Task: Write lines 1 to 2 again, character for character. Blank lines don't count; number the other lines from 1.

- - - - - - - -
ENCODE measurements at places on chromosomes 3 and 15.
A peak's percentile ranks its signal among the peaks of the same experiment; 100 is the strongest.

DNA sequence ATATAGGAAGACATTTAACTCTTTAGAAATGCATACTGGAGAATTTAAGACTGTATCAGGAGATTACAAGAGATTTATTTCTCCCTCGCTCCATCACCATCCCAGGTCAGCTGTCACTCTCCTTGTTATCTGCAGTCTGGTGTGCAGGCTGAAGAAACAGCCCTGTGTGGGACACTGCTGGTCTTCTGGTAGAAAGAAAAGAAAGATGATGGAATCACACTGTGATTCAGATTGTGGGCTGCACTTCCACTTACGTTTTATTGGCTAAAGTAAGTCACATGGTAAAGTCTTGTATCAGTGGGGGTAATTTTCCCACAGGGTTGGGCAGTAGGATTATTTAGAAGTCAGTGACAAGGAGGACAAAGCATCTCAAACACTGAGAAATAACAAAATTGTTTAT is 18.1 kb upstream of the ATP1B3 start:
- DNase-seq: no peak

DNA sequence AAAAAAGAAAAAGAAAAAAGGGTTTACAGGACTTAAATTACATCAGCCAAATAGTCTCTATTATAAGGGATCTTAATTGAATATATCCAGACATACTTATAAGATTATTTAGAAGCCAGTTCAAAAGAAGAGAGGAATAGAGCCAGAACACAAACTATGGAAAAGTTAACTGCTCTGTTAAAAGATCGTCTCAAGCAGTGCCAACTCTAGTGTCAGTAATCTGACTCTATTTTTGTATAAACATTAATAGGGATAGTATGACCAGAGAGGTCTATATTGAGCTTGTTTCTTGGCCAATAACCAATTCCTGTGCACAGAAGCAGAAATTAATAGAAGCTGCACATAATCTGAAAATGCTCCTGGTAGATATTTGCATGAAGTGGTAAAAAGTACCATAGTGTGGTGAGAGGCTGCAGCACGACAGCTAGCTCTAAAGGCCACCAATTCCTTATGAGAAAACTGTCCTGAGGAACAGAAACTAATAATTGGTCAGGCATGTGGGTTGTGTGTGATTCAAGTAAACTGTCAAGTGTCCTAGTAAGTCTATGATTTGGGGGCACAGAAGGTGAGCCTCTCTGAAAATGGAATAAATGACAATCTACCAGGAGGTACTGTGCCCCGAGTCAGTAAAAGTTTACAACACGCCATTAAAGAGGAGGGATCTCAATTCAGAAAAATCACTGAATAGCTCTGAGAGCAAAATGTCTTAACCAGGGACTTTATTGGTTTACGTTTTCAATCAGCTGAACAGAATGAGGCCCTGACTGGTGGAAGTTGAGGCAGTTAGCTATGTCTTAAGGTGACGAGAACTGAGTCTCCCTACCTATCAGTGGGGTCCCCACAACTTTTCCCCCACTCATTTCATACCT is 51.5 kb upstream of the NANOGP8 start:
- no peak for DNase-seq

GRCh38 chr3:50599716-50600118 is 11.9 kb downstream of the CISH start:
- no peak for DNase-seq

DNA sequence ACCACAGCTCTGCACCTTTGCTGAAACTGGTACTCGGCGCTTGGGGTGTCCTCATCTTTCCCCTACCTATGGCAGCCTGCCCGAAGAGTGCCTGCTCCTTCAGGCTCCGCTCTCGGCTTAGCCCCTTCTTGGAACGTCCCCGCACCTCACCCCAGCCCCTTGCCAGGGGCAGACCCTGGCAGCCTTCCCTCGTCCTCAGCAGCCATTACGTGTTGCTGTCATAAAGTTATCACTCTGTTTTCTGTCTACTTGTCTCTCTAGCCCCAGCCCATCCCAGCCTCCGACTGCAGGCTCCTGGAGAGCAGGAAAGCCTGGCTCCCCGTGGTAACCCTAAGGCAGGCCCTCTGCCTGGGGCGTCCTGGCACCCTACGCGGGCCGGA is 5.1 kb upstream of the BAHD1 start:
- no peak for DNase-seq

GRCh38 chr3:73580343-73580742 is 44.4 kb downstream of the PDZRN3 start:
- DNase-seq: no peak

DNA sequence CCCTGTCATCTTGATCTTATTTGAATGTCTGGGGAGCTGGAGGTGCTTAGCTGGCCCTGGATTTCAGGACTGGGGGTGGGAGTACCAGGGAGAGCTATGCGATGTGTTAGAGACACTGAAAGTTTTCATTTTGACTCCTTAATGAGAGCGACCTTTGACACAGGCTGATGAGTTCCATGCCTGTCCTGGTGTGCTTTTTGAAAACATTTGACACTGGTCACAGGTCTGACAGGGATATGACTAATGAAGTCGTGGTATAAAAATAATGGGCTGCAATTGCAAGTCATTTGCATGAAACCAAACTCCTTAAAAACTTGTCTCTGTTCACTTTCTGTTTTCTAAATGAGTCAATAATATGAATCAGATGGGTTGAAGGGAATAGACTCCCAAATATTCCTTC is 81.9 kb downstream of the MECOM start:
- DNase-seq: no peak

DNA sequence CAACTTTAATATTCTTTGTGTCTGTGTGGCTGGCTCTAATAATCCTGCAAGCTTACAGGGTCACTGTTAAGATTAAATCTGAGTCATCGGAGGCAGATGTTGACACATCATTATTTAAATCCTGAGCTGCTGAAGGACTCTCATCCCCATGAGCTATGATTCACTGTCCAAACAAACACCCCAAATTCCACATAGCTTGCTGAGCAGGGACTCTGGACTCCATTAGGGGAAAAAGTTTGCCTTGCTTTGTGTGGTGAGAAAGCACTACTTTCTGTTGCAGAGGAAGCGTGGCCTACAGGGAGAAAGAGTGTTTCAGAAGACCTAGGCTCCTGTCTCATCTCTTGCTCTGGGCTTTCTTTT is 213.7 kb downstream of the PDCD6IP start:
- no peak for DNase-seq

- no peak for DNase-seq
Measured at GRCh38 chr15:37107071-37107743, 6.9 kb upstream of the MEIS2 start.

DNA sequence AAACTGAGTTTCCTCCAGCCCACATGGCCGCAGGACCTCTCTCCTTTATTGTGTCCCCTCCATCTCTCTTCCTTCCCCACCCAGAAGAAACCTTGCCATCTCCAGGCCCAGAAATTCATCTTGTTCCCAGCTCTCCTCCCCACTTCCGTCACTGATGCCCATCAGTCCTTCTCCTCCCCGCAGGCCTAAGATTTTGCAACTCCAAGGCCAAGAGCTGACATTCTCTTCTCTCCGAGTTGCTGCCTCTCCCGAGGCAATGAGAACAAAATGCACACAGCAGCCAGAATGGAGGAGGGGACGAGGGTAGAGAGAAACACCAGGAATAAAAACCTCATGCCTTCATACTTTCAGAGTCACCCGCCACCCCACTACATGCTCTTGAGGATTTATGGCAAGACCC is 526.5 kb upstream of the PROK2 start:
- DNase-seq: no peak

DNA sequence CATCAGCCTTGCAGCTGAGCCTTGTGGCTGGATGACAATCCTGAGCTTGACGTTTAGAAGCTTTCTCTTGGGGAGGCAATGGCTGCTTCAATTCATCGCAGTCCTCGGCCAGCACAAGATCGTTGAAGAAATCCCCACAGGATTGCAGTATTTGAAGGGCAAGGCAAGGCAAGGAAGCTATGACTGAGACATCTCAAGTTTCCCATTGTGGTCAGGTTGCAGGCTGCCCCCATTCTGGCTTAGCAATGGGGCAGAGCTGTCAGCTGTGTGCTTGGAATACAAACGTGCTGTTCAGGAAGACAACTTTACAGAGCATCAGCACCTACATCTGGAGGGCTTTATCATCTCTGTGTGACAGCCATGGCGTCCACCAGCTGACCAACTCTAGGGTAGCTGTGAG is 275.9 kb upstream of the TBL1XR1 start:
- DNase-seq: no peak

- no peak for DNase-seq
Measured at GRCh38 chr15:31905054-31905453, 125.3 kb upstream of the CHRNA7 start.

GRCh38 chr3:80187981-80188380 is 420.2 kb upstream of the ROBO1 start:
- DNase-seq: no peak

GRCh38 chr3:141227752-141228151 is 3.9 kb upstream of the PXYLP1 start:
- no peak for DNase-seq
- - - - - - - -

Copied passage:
ENCODE measurements at places on chromosomes 3 and 15.
A peak's percentile ranks its signal among the peaks of the same experiment; 100 is the strongest.